In order to investigate the consequence of altering gene expression, we examine the dependence of the steady states of the system on the enzyme production rates. We display the results for butanol yield in Figure 3. The results for other metabolites can be found in Additional file 1, Figures S1 - S6.
Firstly we consider , the parameter controlling production of the enzyme Adc. Adc is responsible for the conversion of acetoacetate into acetone and the analysis shows that variation in Adc levels should have a negligible effect upon butanol production, see Figure 3(a). This is consistent with results of  which suggested that, although required for acetone production, downregulation of adc has no effect upon acetone yield. These results, however, have been recently contradicted in  where it was demonstrated that disruption of the adc gene in a hyperbutanol-producing strain of C. acetobutylicum (EA2018) could, in fact, cause a decrease in acetone production (again in batch culture). Nevertheless, the absolute amount of butanol was not significantly changed, but consequently the ratio between butanol and acetone yield was altered. The strain variation could at least partially account for the differences in the qualitative results, in addition to a different gene manipulation technique being used (TargeTron , rather than antisense RNA). However, for our model to reproduce such behavior we would need to include the reverse of the CoA-transferase-mediated reaction so that the build-up of acetoacetate caused by downregulation of adc could be consumed in the production of end-products other than acetone. To our knowledge, the activity of the reverse reaction has not been shown to be significant (and this is why it is excluded from our model) but the results of  are a hint that this reverse reaction may indeed arise in certain circumstances. There are also many more factors which should be taken into account such as the evolving pH in batch culture (and the dependence of the parameters in the model upon this pH), the effect of the genetic alterations on growth rate (the disruption in the adc gene caused a significant inhibition on growth of the EA2018 cells) and the effect on redox balance.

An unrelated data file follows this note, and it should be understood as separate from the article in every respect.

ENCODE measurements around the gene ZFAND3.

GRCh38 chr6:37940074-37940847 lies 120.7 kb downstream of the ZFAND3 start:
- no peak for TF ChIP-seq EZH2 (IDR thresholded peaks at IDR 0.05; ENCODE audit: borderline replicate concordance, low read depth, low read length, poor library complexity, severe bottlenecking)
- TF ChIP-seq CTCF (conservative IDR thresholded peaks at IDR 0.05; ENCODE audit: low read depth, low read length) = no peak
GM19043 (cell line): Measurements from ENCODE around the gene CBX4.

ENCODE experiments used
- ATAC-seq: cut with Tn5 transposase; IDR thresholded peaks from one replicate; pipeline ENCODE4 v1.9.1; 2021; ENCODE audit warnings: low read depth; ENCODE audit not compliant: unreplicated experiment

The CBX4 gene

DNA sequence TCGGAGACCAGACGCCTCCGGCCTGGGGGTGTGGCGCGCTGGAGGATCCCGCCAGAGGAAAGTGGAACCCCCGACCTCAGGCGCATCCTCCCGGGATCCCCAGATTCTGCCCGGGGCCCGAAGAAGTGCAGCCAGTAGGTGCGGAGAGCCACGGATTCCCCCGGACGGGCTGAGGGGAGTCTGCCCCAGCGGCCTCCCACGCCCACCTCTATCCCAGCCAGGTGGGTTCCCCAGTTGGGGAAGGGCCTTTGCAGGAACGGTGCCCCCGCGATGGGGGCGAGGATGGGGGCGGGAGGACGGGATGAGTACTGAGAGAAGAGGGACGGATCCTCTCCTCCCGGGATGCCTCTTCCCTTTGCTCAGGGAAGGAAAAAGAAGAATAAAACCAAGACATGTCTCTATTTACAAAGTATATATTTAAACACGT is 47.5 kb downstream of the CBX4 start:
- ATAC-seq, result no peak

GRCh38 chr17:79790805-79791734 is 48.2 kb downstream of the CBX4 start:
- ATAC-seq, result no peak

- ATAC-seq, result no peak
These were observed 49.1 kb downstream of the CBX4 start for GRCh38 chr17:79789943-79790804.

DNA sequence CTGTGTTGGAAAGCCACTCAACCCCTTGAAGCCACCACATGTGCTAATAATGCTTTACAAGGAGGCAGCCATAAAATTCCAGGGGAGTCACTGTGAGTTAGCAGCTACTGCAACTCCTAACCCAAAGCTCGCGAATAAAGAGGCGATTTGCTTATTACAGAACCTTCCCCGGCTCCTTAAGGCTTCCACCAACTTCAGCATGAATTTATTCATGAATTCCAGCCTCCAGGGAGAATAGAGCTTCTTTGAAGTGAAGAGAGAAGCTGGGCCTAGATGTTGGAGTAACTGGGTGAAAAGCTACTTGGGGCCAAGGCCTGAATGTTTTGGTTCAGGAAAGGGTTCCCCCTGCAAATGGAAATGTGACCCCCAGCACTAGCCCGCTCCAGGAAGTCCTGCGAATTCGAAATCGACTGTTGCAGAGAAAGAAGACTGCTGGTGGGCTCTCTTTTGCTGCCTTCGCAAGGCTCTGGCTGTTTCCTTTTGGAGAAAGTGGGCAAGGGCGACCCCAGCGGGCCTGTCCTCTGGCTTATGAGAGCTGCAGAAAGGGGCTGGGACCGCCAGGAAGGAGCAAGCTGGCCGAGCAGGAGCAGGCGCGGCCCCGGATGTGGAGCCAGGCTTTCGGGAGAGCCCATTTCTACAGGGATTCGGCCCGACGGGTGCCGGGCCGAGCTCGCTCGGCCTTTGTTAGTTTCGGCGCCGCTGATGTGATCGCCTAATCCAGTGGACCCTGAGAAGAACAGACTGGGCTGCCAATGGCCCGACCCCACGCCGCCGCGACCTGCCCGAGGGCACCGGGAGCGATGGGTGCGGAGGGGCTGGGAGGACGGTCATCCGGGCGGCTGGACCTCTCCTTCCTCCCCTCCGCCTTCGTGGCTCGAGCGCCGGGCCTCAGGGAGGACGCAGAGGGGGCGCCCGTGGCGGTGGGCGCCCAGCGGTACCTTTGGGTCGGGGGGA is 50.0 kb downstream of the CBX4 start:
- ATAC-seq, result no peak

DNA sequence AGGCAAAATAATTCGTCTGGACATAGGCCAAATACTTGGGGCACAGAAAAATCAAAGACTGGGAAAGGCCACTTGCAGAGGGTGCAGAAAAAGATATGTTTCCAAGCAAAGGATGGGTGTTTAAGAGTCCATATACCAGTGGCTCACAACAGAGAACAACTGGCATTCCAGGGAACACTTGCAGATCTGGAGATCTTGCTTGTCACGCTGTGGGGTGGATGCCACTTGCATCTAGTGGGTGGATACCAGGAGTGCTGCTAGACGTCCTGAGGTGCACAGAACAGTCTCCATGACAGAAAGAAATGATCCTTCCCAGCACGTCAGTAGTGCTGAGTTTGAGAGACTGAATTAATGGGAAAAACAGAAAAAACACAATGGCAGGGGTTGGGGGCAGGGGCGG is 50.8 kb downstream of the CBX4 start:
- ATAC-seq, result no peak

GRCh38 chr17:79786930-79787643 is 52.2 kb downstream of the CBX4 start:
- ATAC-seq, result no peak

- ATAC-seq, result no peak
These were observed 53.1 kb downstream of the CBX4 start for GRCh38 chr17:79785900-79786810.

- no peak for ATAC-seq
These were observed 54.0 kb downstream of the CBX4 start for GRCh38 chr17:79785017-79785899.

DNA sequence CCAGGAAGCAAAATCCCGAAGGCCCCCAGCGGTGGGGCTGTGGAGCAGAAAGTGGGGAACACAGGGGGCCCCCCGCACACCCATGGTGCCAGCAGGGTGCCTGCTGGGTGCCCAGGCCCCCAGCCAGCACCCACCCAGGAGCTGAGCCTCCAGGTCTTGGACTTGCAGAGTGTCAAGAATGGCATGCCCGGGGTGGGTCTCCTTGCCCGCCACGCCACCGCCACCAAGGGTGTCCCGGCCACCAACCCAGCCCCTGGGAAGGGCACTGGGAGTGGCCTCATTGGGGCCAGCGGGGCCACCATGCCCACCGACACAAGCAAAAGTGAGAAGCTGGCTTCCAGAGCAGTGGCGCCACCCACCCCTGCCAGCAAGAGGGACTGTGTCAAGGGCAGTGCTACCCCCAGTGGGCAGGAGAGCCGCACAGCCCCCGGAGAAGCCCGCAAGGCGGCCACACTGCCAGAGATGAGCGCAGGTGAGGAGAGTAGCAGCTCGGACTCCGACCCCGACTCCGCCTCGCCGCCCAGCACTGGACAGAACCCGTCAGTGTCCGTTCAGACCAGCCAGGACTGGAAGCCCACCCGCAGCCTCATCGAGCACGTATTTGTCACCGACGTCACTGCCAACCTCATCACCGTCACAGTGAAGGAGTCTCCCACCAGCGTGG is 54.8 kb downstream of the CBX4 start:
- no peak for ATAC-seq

The CoA-transferase (CtfA/B) synthesizes the conversion of acetate and acetoacetyl-CoA into acetoacetate, acetyl-CoA and butyryl-CoA, i.e. CtfA/B regulates the conversion of acids into solvent precursors (acetoacetate for acetone, acetyl-CoA for ethanol and butyryl-CoA for butanol). Increasing causes an increase in the production of acetone and ethanol, while changes in butanol production are negligible, see Figure 3(b). In , the authors investigated downregulating ctfA/B (again in batch culture) with the expectation that this should lower acetone production and possibly therefore give rise to increased levels of butanol. However, it was found that downregulation of ctfA/B lowered levels of both acetone and butanol and this is consistent with our results, see Figure 3(c). It is speculated in  that the reduced butanol levels could be as a result of the antisense RNA causing unintended downregulation of adhE. While this is, indeed, a valid explanation, our model suggests that, at least in continuous culture, downregulation of ctfA/B alone could lower butanol levels because less butyryl-CoA is available from which butanol can be formed (see Additional file 1: Figure S2).